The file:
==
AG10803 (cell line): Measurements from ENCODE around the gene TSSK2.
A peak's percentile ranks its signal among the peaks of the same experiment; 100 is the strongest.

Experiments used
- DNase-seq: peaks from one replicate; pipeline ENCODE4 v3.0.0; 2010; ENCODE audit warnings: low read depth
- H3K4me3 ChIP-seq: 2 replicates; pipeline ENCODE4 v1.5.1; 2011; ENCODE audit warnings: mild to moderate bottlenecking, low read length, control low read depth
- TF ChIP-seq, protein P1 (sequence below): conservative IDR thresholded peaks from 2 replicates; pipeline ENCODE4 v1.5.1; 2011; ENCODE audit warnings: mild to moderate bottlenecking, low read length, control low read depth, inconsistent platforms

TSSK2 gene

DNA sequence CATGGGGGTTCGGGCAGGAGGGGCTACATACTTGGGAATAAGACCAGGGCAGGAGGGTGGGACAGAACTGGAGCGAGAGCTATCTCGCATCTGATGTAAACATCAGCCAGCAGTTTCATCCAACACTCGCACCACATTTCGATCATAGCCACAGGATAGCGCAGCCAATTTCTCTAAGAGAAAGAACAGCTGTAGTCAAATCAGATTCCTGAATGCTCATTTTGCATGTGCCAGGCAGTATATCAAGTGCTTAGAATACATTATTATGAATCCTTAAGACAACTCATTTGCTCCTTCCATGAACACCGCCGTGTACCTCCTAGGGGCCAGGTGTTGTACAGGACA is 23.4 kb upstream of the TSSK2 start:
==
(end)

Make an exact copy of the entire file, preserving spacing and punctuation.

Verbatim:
AG10803 (cell line): Measurements from ENCODE around the gene TSSK2.
A peak's percentile ranks its signal among the peaks of the same experiment; 100 is the strongest.

Experiments used
- DNase-seq: peaks from one replicate; pipeline ENCODE4 v3.0.0; 2010; ENCODE audit warnings: low read depth
- H3K4me3 ChIP-seq: 2 replicates; pipeline ENCODE4 v1.5.1; 2011; ENCODE audit warnings: mild to moderate bottlenecking, low read length, control low read depth
- TF ChIP-seq, protein P1 (sequence below): conservative IDR thresholded peaks from 2 replicates; pipeline ENCODE4 v1.5.1; 2011; ENCODE audit warnings: mild to moderate bottlenecking, low read length, control low read depth, inconsistent platforms

TSSK2 gene

DNA sequence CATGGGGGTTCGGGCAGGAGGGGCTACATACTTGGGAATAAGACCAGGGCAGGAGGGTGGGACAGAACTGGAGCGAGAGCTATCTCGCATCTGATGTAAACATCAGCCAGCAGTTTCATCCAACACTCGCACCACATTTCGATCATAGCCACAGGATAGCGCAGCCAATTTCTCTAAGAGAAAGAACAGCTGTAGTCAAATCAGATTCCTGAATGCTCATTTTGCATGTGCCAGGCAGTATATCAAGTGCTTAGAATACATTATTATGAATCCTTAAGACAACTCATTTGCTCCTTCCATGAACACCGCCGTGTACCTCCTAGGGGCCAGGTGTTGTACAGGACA is 23.4 kb upstream of the TSSK2 start: